This term I’ll be teaching Intro to Critical Theory, which I’ve been looking forward to. I am getting a bit nervous. There’s a lot to cover and this module is literally the basis for all of their future essays. I want to give them all of the information they need, but I don’t want to bombard them and put them off. It’ll be a tricky balance. And of course there will be loads of students that just think it’s boring and pointless, so I need to try and get through to them too.

I’m eager to try and get my chapter edited and sent off again, but I’m knackered all the time. Officially too old for all-nighters. Will try and get this lesson planning done ASAP so I can salvage some week for that.

Oh, and I had a short story published in Severine Literary Magazine 🙂

A photo posted by Emma (@emma_spud) on Jan 16, 2016 at 8:14am PST

What A Difference A Year Makes

This time last year I wrote my first post. It was about how I had spent the prior four months feeling woefully out of my depth and struggling with depression. I’m pleased to say that this post will be vastly different.

I often feel as though I’m achieving very little in any given week, and in all honesty, when I started contemplating this post last week I felt as though I’d achieved very little in the last year and a half. However, I’m feeling slightly more positive today, admittedly after a truly disgusting amount of caffeine and some rather frantic procrastination cleaning.

On paper, these are my achievements of my PhD so far:

  • Very rough introduction drafted.
  • Almost complete chapter drafted.
  • RF1 passed.
  • RF2 passed.
  • Five conferences attended, two spoken at.

I had initially, naively hoped to have the intro and first chapter entirely finished and the second chapter started by now. I absolutely did not factor in the amount of time and energy that goes into teaching, even when it’s only one module a term; that’s something I’m going to need to take into account this year.

Whilst my achievements may be fewer than I would have liked, they are ultimately overshadowed by my state of mind. This time last year I felt utterly worthless and genuinely considered quitting the PhD. I felt like I had no idea what I was doing and no idea how to work it out. All of the motivational posts on pinterest couldn’t help me shake the notion that things would never get better and that I had little or nothing to offer to life, let alone academia. Luckily, that same sense of helplessness meant that I couldn’t work out a different direction to take, and so I carried on plodding along. Eventually my spider diagrams and half-digested journal articles started to click together in my brain and I gradually came up with some plans and ideas.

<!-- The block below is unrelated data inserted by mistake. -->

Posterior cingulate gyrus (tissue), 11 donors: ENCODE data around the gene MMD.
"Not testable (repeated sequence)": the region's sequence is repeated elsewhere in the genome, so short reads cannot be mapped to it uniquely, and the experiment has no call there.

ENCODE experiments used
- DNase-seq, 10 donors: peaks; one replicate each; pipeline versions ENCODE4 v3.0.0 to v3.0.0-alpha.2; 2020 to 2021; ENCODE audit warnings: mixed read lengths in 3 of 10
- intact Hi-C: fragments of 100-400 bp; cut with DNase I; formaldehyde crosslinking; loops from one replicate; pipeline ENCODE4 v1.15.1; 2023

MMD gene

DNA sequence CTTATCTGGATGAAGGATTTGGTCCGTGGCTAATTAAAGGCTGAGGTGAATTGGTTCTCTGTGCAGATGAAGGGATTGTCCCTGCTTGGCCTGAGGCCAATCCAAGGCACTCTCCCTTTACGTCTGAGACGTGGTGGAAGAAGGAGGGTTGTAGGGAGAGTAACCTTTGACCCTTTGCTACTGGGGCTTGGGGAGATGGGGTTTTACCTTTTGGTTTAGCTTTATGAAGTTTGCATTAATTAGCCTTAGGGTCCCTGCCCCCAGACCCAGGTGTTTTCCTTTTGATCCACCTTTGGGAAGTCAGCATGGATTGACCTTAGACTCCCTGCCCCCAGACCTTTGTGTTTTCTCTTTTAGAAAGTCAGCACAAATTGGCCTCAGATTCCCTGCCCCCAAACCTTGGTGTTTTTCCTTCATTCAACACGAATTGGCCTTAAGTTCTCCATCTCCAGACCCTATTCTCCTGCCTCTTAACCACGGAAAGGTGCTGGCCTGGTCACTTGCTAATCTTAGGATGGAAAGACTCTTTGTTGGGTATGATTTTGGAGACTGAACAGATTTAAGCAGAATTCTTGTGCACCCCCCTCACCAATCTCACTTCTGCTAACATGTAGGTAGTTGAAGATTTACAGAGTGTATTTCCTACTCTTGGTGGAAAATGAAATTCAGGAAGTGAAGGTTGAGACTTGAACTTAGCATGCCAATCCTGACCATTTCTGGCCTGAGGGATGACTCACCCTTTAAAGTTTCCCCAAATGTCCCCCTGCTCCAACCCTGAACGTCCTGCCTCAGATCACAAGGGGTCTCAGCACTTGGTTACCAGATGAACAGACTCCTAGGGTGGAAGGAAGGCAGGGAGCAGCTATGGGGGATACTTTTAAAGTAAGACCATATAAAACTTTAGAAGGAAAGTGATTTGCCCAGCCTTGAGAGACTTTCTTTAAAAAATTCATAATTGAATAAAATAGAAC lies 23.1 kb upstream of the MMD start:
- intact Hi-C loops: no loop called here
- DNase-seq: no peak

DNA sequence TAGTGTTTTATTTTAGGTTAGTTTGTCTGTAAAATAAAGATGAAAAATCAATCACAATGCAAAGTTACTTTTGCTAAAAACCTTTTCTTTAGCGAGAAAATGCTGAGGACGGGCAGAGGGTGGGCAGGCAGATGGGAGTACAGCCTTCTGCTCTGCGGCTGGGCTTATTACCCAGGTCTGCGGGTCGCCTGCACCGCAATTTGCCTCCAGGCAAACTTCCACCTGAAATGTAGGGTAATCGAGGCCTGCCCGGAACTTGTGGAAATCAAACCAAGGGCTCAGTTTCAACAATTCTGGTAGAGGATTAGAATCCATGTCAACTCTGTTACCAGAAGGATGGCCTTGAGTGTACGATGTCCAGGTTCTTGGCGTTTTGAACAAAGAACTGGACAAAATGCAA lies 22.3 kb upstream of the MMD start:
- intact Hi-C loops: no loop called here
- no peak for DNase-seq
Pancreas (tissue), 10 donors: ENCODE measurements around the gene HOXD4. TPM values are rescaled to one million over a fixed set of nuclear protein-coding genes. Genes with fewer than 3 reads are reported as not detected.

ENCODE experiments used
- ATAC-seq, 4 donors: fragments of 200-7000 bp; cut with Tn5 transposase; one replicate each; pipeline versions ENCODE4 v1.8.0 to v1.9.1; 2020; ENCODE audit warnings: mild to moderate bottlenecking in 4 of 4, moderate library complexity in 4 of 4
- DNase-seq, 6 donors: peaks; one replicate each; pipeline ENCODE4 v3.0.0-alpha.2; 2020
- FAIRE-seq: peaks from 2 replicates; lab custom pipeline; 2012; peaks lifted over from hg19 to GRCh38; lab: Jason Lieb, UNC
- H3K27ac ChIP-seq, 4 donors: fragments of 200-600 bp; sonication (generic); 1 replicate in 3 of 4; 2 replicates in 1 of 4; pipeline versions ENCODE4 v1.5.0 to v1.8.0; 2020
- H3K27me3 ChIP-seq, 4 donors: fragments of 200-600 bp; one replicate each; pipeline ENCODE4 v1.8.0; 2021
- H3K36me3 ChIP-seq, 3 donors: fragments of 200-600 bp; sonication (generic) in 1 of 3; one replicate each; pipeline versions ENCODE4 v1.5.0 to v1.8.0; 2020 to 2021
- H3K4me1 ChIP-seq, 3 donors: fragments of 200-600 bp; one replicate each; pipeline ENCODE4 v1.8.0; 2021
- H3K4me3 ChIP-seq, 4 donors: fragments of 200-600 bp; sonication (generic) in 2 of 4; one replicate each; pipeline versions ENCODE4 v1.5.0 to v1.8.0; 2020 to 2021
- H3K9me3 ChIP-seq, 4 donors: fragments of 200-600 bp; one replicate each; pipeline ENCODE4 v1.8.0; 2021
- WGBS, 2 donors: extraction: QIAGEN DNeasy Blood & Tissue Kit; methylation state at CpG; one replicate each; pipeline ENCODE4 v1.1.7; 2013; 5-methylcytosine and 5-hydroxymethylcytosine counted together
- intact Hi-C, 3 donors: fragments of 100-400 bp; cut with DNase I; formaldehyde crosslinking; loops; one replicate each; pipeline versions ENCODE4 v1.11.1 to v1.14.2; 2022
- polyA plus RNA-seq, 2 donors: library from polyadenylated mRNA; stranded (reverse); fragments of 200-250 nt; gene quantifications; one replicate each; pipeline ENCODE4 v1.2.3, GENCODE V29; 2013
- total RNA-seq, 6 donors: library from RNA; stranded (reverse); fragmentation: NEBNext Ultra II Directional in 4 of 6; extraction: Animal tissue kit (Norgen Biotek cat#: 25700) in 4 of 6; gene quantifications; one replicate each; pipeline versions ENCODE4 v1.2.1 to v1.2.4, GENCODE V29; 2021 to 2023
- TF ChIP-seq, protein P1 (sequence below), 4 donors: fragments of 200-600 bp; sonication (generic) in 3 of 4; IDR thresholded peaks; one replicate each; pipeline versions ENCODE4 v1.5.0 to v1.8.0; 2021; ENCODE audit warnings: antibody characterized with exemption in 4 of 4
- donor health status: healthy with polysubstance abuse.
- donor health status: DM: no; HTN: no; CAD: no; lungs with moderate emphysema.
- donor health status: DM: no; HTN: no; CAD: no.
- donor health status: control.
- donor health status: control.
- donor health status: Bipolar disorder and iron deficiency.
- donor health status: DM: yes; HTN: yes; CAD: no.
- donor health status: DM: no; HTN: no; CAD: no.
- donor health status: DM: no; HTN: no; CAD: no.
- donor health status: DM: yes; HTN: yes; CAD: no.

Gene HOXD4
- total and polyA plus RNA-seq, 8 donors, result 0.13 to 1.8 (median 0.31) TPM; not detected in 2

Although I hated them at the time, the things that pushed me through that block were the Rf1 and RF2 – hoop-jumping paperwork and presentations that make you explain and justify your project. For the RF2 I had to provide a chapter plan; at the last minute I chucked one down on paper, believing that it was just there so that I had something to say, but it stuck and gave me the structure that I needed to push on with my thesis. I could never have gotten to that point, however, without the months of reading and hopeless spider-diagramming that at the time felt utterly useless.

One of the turning points last year came in March, when I watched James Hayton’s video on surviving the PhD – which I blogged about at the time.. It gave me a new perspective on what the PhD actually is, ‘the entrance qualification to the world of professional academia‘ rather than the culmination of your academic achievements to date. It means that, of course you have no idea what you’re doing, you’ve never done anything like this before.

Another thing that helped me was attending conferences. Meeting other people who share your interests and worries, listening to people who are passionate about their work and having people get excited about yours is an invigorating experience that boosts your energy. Submitting abstracts and writing papers is also great for creating firm deadlines and helping you articulate thoughts that you might otherwise leave until later (forget).

Less tangible things that I have achieved this year are things like making amazing new friends, getting out of my comfort zone more often (attending conferences, talking to new people, talking in front of people), traveling, learning to ski, learning yoga, getting fit, getting healthy (or at least healthier). All of which have attributed to my increasing sense of wellbeing. Of course, I still have slumps, but I’m more able to deal with them. The sense of utter despair has dissipated, and when it starts to creep back in, I’m more able to knock it back.

My aims for the year ahead are to write a couple more chapters, try and get at least one paper published (publish or perish), and to travel more. I’m hoping that I get better at teaching, I think I did ok last term, but I want to do the very best by my students. Ultimately I’d like to happy, or, at the very least, moderately stable.

Chapters and Christmas

I finally handed a chapter in. It’s not complete, but it’s in. I left off doing the conclusion, partly because I wanted some space from it and partly because I’m worried that my supervisors will tell me that I’ve gone in completely the wrong direction with it all. I’m meeting with them both on Wednesday, so we’ll see then.

Since sending it in I’ve managed to achieve very little actual work. I’ve caught up on some life stuff though – think I’m basically organised for Christmas now. I’m heading down south straight after teaching on Thursday (if anyone even turns up), so I need to pack tomorrow really. I’m planning on taking some thesis reading with me, although I doubt I’ll get time. Mum is getting married on Saturday, then on Monday I’m heading down to Dad’s, then I’m heading to some mate’s before we all go skiing. The coach to Austria will take 24 hours, though, so I’ll try and do some reading then.